I am not sure if this is accurate or not, but it seems to me that you are using the wrong term for this field of science. The Bio-Engineering field deals with the systems you are talking about, where Biomedical Engineering is the folks who repair and maintain medical equipment. The later requiring about a high school diploma and possibly a BMET certification instead of higher education. This kind if Biomed is also labeled as a Clinical Engineer: This field is more related to the maintenance department in a hospital or any organization except it deals only in medical equipment instead of toilets and windows, etc.
    There is a lot of confusion in referring to these two disciplines because the names are so similar and sometimes are interchanged accidentally for that reason.

  12. If you are talking about a Biomedical Engineering Technology degree, you don't need a Master's in order to get into the field. An Associate's degree will get you through the door and is enough to do anything in the field provided you have a good school. I have never used my Calc class and only a little bit of chemistry (AC/DC is very important and Physics). Specializations include Laboratory, Imaging modality (which pays the most), Healthcare IT biomed (Highly recommend a major in networking.), and General biomed (this is usually starting technicians). General starting salary in Michigan is $25.00- specialization such as imaging start at about $82k a year with 5 years experience you are looking at $120,000 a year.
    I know this because I am a Biomedical Engineer working in Michigan, currently.

  13. Thanks for the video Matt, been following your video series for a while now, you have some great tips and advice..

    I'm starting my BME BS program this fall. In my opinion the BME field, although not in its first steps, it's progressively growing into becoming what is already established for other branches of Eng. such as Mechanical, Civil, Electrical, etc.. And although the job outlook may not look as ample compared to other areas of Eng., I think it's still very promising considering the coming future of computers, robotics and the expanding field of nano-technology, which I think is where medicine is headed.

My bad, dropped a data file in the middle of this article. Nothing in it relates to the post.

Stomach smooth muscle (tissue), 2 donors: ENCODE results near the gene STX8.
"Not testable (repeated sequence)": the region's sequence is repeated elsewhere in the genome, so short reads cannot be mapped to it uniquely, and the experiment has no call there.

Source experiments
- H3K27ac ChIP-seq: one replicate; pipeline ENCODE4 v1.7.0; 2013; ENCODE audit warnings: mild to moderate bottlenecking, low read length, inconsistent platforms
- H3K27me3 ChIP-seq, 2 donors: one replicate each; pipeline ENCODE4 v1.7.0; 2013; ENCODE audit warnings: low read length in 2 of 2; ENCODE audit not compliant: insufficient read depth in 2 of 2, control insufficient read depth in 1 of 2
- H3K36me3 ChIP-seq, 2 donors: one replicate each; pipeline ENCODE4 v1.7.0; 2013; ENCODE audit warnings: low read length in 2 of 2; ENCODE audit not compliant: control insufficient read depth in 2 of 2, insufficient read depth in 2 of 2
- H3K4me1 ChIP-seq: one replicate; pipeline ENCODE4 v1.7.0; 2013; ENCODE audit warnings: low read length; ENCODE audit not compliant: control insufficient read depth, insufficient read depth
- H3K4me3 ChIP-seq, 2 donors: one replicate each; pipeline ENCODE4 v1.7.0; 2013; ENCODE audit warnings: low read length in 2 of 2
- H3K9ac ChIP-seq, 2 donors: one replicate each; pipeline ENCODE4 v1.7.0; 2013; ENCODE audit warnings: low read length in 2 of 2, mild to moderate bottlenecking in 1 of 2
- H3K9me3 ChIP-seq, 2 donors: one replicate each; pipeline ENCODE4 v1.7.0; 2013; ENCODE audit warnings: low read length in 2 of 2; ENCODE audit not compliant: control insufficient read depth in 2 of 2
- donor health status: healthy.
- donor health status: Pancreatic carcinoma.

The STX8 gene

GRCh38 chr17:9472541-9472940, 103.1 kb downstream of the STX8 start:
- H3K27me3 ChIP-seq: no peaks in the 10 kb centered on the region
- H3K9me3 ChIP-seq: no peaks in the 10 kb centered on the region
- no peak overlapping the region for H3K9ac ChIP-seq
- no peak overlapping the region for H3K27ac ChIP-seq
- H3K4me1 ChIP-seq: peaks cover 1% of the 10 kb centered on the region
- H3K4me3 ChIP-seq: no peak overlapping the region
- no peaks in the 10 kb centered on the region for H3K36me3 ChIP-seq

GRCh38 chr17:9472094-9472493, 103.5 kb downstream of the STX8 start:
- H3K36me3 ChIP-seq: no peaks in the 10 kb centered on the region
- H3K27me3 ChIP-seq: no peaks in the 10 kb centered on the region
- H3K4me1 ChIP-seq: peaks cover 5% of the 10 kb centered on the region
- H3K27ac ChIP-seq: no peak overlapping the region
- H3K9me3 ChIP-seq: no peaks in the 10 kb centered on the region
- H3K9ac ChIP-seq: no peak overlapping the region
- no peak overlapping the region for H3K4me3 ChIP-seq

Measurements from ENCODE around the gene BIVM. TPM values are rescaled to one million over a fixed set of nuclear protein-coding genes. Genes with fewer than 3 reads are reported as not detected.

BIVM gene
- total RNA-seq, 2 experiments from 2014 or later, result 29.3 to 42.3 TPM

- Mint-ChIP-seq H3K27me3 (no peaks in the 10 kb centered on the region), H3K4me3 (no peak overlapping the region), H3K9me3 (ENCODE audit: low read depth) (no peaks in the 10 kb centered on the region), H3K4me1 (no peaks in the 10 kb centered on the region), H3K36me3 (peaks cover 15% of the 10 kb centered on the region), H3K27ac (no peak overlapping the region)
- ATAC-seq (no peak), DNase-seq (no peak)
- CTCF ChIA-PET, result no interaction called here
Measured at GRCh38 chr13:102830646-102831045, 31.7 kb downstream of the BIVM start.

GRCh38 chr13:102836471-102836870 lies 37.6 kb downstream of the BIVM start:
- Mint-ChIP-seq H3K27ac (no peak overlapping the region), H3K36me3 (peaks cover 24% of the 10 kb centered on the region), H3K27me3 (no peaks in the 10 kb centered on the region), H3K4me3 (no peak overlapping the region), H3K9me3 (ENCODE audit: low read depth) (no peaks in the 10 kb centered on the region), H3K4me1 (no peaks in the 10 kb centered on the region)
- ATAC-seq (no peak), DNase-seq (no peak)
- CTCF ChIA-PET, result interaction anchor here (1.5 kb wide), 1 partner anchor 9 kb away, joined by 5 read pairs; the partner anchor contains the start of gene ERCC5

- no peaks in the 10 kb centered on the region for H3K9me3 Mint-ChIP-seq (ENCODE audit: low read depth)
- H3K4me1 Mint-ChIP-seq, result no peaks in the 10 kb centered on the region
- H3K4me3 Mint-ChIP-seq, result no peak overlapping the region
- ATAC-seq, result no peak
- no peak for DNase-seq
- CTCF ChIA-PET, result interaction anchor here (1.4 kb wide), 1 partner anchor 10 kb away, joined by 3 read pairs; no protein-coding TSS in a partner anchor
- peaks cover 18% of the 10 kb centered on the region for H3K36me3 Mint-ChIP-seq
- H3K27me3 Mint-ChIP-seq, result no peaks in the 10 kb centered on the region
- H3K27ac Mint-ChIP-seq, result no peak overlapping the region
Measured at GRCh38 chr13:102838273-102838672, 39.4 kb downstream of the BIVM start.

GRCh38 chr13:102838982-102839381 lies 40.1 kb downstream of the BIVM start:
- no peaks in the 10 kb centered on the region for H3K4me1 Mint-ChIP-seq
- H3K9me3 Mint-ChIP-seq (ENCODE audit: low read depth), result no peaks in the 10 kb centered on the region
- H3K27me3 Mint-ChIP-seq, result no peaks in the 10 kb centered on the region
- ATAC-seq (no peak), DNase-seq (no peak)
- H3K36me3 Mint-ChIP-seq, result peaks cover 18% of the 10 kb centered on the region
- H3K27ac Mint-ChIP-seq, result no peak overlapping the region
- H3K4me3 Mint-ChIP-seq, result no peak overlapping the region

We'll see how it goes. Thanks and keep up the great work!

  14. thank you buddy for all your research and share it with us.. do you know the stadistics in mechatronis engineer (electro/mechanical) or robotics design or something like that? It think it would be the future career but i cant find work information about it

  15. I don't really think you know what you're talking about. When it comes to the school there are classes that have bio and chem mixed. Your logic is also wrong when it comes to the jobs. Just because there aren't lots of postings on one website doesn't mean there are no jobs there

  16. Is it worth getting a Master of Engineering ( M. Eng) in Biomedical eng or a Master of Science ( MS) degree ? I am not planning to do my PhD  after my Masters or anytime in the future.Can anyone answer this.
    One more question- Can you get the same jobs as you would with a M. Eng degree if you were to get a MS degree ?
    Also can @ Engineered Truth make a video on the difference between the two. Would be very helpful as I have to make a decision about this as soon as possible. Thanks

  17. Thanks for showing the curriculum at UCLA. Honestly, it looks like crap. I'm with Georgia Tech and their curriculum is definitely much better geared to the application in its field compared to the curriculum at UCLA. If you have the time, please take a look at it and if anyone is interested in looking into this field I would stay away from UCLA just based on their academic curriculum.